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  #111  
Old 10-16-2012, 02:26 AM
Laurentius's Avatar
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Default Re: Barrel Vault in So. Cal.

Hi Bill,

From looking at your vent design, I would say that you will get a hellva lot more water and moisture via your vent than you ever would via migration or stucco fissions. My oven has stucco and in the last two years we have had numerous typhoon with sheets of horizontal rain and the problem I had was rain seepage in my arch, which has porous fire bricks. I used a sealer on them and no further problem.
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  #112  
Old 10-16-2012, 01:43 PM
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Default Re: Barrel Vault in So. Cal.

Bill,
i think your idea is a sound one. if you place your hand over the vent while firing, you should feel the moisture if the insulation is wet. I incorporated a vent in my insulation layer in the support for the flue (see pic) moisture can escape between the two terra cotta caps.
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  #113  
Old 10-16-2012, 03:25 PM
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Default Re: Barrel Vault in So. Cal.

Hi David,

I'm not trying to be argumentative. The moisture that you feel in not a scientific indication that your insulation is wet, it does indicate the present of moisture. In your case terra cotta, which is capable of absorbing moisture out of the atmosphere is more probably culpable than the insulation. Have you ever done terra cotta cooking. I feel that if you have followed proven directions of hundreds if not more who have successfully completed their ovens, then assumptions shouldn't play in the outcome. When we encounter a problem, we should be scientific and methodical in finding a solution or giving advice. I would suspect that more than half of us probably had more water in the mortar of our domes and insulation than we should have had before we went to the next stage. Many of us had to have the fruit of our labor and just fired the thing up, devil may care. Others went from single match, candle, light bulb, progressing to an inferno, with the smiling baby perched on top, knowing " I did it right". The oven is not a Timed Bomb, waiting to explode, it might crack.
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  #114  
Old 10-16-2012, 11:27 PM
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Default Re: Barrel Vault in So. Cal.

Quote:
Originally Posted by Laurentius View Post
Hi David,

I'm not trying to be argumentative. The moisture that you feel in not a scientific indication that your insulation is wet, it does indicate the present of moisture. In your case terra cotta, which is capable of absorbing moisture out of the atmosphere is more probably culpable than the insulation. Have you ever done terra cotta cooking. I feel that if you have followed proven directions of hundreds if not more who have successfully completed their ovens, then assumptions shouldn't play in the outcome. When we encounter a problem, we should be scientific and methodical in finding a solution or giving advice. I would suspect that more than half of us probably had more water in the mortar of our domes and insulation than we should have had before we went to the next stage. Many of us had to have the fruit of our labor and just fired the thing up, devil may care. Others went from single match, candle, light bulb, progressing to an inferno, with the smiling baby perched on top, knowing " I did it right". The oven is not a Timed Bomb, waiting to explode, it might crack.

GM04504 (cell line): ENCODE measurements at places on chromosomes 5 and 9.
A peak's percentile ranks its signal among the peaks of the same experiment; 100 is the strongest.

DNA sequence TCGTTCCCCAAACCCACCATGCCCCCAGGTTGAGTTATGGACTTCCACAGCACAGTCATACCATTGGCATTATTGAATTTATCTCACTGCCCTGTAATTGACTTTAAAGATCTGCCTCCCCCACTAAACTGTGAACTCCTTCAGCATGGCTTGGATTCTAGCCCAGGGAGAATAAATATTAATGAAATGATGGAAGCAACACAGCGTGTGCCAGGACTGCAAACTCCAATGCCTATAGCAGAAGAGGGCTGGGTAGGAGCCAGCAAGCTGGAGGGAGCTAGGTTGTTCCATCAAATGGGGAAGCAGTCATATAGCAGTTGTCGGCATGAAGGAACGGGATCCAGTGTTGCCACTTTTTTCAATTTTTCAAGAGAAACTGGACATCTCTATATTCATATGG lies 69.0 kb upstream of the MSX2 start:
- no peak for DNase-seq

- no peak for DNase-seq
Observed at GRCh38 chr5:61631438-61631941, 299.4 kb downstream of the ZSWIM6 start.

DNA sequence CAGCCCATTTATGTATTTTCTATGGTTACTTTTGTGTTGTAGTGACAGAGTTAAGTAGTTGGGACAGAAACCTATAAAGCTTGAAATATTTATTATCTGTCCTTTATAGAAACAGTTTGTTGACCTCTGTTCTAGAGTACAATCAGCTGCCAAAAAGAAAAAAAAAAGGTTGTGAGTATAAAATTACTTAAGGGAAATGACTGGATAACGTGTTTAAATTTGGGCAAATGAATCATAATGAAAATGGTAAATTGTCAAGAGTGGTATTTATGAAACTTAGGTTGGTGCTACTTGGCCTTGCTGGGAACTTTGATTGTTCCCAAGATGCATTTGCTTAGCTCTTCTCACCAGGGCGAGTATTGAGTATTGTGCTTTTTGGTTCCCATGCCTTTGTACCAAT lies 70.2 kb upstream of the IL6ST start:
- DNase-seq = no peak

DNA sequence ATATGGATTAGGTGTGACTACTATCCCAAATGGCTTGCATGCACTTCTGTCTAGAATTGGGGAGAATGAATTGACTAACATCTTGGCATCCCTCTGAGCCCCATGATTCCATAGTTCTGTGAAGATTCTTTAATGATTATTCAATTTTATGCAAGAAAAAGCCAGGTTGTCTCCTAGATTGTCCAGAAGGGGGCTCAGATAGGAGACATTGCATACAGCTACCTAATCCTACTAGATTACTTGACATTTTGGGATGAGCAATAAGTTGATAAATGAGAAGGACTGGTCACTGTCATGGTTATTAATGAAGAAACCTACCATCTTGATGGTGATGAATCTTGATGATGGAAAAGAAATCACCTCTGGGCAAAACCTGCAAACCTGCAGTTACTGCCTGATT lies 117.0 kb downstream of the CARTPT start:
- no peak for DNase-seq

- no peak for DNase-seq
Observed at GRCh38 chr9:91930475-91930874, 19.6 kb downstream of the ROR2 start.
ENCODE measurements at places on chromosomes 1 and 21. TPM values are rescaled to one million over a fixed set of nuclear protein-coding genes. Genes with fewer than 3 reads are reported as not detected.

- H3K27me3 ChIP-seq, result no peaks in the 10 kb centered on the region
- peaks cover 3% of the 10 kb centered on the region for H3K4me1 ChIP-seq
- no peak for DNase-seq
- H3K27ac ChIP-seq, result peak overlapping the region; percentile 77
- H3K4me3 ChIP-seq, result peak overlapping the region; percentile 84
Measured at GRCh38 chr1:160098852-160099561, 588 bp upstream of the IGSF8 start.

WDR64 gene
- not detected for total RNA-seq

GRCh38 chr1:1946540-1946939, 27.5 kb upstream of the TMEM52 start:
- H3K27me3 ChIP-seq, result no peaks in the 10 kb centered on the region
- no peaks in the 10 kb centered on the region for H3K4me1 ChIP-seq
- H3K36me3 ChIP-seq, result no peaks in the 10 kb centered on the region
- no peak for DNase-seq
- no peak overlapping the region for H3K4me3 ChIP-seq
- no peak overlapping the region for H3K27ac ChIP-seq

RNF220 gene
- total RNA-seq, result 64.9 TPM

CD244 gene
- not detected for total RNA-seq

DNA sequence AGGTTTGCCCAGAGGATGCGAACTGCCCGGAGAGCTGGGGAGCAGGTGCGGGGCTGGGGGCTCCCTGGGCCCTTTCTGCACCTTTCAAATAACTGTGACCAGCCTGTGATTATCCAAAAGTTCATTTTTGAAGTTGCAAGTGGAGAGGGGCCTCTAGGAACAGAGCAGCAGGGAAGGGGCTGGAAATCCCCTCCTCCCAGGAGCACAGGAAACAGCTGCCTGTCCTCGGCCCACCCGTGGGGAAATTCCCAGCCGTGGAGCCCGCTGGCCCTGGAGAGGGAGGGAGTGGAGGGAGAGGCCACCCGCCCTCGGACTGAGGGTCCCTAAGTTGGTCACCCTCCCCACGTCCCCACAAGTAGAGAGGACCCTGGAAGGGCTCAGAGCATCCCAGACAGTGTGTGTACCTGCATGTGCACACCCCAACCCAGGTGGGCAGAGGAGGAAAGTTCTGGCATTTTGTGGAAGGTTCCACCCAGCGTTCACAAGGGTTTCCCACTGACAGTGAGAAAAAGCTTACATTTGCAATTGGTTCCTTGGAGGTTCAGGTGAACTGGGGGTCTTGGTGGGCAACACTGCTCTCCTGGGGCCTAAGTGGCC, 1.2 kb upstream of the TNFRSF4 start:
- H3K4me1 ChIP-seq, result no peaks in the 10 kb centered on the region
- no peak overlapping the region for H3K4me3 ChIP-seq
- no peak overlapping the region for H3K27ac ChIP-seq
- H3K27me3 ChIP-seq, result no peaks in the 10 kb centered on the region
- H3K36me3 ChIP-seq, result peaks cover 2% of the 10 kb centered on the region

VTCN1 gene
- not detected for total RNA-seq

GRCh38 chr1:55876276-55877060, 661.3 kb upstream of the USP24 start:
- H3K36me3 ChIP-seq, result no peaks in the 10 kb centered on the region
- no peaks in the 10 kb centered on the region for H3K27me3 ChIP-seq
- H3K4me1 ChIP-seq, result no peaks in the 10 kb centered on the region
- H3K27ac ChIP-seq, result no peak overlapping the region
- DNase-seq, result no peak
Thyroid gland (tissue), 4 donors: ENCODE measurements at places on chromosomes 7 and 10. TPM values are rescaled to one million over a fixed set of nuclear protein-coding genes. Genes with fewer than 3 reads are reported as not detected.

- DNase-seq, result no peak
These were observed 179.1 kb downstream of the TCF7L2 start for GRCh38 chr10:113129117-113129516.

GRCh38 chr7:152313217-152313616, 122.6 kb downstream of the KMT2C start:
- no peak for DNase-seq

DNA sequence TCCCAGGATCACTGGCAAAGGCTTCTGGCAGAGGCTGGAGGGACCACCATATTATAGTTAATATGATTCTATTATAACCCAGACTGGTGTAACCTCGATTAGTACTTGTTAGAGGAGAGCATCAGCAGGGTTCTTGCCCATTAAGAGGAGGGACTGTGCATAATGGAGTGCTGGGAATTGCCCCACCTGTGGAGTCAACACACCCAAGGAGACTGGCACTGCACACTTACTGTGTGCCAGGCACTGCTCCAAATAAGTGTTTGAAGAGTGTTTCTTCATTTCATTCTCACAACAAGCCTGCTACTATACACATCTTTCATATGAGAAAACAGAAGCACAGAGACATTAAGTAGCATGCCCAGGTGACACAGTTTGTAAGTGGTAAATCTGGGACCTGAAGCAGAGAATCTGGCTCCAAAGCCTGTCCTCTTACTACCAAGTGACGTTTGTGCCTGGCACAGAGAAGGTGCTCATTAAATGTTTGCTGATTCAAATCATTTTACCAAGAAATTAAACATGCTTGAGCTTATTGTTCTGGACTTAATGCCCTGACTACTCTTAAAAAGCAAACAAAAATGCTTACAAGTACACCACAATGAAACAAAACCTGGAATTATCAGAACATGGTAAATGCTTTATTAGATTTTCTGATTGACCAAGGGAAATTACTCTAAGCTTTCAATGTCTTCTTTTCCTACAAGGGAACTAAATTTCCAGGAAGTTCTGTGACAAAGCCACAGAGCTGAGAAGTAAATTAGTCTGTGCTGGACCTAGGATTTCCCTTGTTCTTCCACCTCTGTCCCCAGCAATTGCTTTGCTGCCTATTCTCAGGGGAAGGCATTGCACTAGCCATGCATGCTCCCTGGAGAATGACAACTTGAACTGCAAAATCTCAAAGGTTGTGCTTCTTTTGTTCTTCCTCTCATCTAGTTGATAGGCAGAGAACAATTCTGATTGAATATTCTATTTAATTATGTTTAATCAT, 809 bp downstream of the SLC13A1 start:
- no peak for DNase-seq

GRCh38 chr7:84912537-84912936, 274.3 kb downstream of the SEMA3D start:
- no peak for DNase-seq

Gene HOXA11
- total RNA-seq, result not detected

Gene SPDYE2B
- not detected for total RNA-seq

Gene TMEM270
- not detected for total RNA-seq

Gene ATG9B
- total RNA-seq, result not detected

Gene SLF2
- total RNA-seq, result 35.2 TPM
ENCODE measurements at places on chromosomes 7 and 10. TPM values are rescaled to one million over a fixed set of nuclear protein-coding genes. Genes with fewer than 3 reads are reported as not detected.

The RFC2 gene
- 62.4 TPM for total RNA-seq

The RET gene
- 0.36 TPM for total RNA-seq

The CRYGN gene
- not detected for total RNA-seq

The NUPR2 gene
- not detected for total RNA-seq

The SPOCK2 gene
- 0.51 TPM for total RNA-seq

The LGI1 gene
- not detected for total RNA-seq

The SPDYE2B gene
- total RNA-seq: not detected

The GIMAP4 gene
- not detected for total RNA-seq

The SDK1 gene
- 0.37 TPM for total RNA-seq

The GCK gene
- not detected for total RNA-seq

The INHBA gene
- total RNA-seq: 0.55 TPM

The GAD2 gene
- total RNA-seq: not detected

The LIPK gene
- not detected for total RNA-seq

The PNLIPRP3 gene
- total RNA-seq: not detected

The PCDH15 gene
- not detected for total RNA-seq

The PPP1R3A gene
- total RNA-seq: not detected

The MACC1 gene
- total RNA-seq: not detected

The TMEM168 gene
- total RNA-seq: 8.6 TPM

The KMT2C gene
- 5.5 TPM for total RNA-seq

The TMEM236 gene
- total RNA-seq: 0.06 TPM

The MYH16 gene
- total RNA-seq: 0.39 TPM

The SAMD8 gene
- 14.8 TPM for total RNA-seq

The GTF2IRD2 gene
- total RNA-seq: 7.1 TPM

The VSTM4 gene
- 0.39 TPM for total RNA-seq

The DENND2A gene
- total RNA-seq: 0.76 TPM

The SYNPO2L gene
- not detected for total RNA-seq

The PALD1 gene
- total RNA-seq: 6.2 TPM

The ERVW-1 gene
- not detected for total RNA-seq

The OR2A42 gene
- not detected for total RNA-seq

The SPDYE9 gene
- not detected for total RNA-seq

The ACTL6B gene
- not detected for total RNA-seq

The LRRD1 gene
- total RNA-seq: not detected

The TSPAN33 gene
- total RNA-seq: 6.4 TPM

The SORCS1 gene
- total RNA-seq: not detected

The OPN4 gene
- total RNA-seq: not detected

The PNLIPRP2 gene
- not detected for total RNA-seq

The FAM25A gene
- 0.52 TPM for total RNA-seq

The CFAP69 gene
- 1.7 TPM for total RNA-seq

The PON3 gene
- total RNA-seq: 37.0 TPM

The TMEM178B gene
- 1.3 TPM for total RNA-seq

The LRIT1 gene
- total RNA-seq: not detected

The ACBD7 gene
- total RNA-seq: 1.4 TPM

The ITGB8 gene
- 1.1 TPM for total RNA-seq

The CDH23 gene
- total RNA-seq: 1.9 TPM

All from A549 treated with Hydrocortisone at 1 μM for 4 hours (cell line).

I admit I am a fan of incorporating a vent into the insulating space. Feeling the moisture at the vent is not a definitive test that there is moisture there, but I did say "... you should feel the moisture if the insulation is wet" indicating that the vent is doing its job. Having the experience of cracking the outer shells of two ovens I concluded that it was the pressure of the steam that was the culprit so incorporated a vent to help alleviate the problem. Living in the tropics we get quite a deluge of rain over about three months and during that time the uncovered, but waterproofed oven still gets pretty wet and we don't really use it then. When it is time to refire it, the oven takes a few long gentle fires to restore good function again. I am convinced that the vent does a good job in helping it to dry internally.Of course the water will eventually find its way out, just the vent helps. By using Terra cotta, which is porous, water is shed from the surface, perhaps a minuscule amount may enter but this is inconsequential.
I hope I have not left anyone with the impression that their oven could be a "time bomb" I'm sure I've never suggested that, you are correct, it will only crack the outer shell.
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  #115  
Old 10-17-2012, 10:07 PM
WJW WJW is offline
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Default Re: Barrel Vault in So. Cal.